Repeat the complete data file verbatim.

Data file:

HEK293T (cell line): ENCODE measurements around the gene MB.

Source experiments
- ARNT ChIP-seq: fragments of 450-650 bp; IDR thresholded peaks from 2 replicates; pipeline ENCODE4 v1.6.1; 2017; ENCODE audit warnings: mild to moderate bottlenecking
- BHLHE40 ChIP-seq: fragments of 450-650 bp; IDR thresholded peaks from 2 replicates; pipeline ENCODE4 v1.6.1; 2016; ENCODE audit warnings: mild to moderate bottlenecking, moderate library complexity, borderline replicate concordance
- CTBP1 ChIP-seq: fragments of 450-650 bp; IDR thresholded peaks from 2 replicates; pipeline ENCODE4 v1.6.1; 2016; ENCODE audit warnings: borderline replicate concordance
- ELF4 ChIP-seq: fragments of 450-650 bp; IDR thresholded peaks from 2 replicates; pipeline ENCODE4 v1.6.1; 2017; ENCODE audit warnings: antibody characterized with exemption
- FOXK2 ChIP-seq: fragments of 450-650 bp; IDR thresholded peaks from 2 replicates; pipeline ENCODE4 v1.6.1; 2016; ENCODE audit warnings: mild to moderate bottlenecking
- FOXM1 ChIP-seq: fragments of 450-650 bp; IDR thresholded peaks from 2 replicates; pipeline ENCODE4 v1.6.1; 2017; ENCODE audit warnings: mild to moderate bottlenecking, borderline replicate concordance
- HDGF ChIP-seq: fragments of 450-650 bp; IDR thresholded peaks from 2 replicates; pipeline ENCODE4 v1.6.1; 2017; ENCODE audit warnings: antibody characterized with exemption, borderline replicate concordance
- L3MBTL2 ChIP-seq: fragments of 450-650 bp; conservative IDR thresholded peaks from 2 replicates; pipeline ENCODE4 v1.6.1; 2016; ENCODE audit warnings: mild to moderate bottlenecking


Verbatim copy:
HEK293T (cell line): ENCODE measurements around the gene MB.

Source experiments
- ARNT ChIP-seq: fragments of 450-650 bp; IDR thresholded peaks from 2 replicates; pipeline ENCODE4 v1.6.1; 2017; ENCODE audit warnings: mild to moderate bottlenecking
- BHLHE40 ChIP-seq: fragments of 450-650 bp; IDR thresholded peaks from 2 replicates; pipeline ENCODE4 v1.6.1; 2016; ENCODE audit warnings: mild to moderate bottlenecking, moderate library complexity, borderline replicate concordance
- CTBP1 ChIP-seq: fragments of 450-650 bp; IDR thresholded peaks from 2 replicates; pipeline ENCODE4 v1.6.1; 2016; ENCODE audit warnings: borderline replicate concordance
- ELF4 ChIP-seq: fragments of 450-650 bp; IDR thresholded peaks from 2 replicates; pipeline ENCODE4 v1.6.1; 2017; ENCODE audit warnings: antibody characterized with exemption
- FOXK2 ChIP-seq: fragments of 450-650 bp; IDR thresholded peaks from 2 replicates; pipeline ENCODE4 v1.6.1; 2016; ENCODE audit warnings: mild to moderate bottlenecking
- FOXM1 ChIP-seq: fragments of 450-650 bp; IDR thresholded peaks from 2 replicates; pipeline ENCODE4 v1.6.1; 2017; ENCODE audit warnings: mild to moderate bottlenecking, borderline replicate concordance
- HDGF ChIP-seq: fragments of 450-650 bp; IDR thresholded peaks from 2 replicates; pipeline ENCODE4 v1.6.1; 2017; ENCODE audit warnings: antibody characterized with exemption, borderline replicate concordance
- L3MBTL2 ChIP-seq: fragments of 450-650 bp; conservative IDR thresholded peaks from 2 replicates; pipeline ENCODE4 v1.6.1; 2016; ENCODE audit warnings: mild to moderate bottlenecking